Skip navigation

August 2021: Aggressive posturing marks China’s domestic and regional relations

The Brief

August 9, 2021

Johns Hopkins SAIS experts are commenting on potential messages Beijing is sending domestically and to neighboring countries and regions with its aggressive stance toward Chinese-based Big Tech firms and military maneuvering. 

Ling Chen, Assistant Professor of Political Economy, touched on the Chinese government reining in the power and influence of Big Tech within the country in South China Morning Post, telling the outlet "a scramble for power is taking place in Beijing as regulating business has now become a source of power." 
Ho-Fung Hung, Henry M. and Elizabeth P. Wiesenfeld Professor in Political Economy, commented on China transforming Hong Kong into a national security complex in Quartz, explaining the Chinese government will "keep expanding the [national security] activities, because it’s the logic of bureaucracy: Once you have a bureaucracy, the bureaucracy has to do things to justify its own existence."
Hal Brands, Henry A. Kissinger Distinguished Professor of the Henry A. Kissinger Center for Global Affairs, examined China’s military aggressiveness in Bloomberg Opinion, writing "a revisionist power like China often becomes the most aggressive when they start to worry that their window of geopolitical opportunity has opened but won't remain open forever." (paywall)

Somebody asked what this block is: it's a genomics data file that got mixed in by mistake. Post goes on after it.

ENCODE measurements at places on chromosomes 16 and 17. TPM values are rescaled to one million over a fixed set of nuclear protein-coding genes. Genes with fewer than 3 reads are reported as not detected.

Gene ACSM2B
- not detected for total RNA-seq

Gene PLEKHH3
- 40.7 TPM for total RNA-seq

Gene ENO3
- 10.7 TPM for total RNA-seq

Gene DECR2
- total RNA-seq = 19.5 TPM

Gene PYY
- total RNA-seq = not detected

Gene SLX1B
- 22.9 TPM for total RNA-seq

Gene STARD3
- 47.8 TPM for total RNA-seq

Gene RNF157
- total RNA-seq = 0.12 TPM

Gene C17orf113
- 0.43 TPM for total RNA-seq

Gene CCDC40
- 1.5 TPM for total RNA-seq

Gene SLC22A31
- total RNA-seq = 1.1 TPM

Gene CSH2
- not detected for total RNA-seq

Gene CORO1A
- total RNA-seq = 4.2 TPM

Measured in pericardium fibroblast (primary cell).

Carla Freeman, Executive Director of the Foreign Policy Institute, noted Beijing’s military influence in the South China Sea in Johns Hopkins Hub, explaining China is "experimenting with reshaping the rules of the road—and those include the way that the U.N. Convention on the Law of the Sea is interpreted." 
Daniel Markey, Master of Arts in Global Policy Director, discussed the Chinese government’s attitude toward the South Asia area and growing appetite for risk during a Heritage Foundation event, pointing out China has "built up its capacity for military power projection throughout this region and for security connections and ties with regional partners like Pakistan."

David Keegan, Adjunct Lecturer of China Studies, wrote that "Beijing has made it clear that it believes its national power is growing rapidly and may soon suffice to exert diplomatic, economic, and military dominance, at least in the western Pacific" in his essay for the Stimson Center.

The Brief highlights Johns Hopkins SAIS expertise on current events and is produced monthly by the Office of Marketing, Communications and Community Engagement.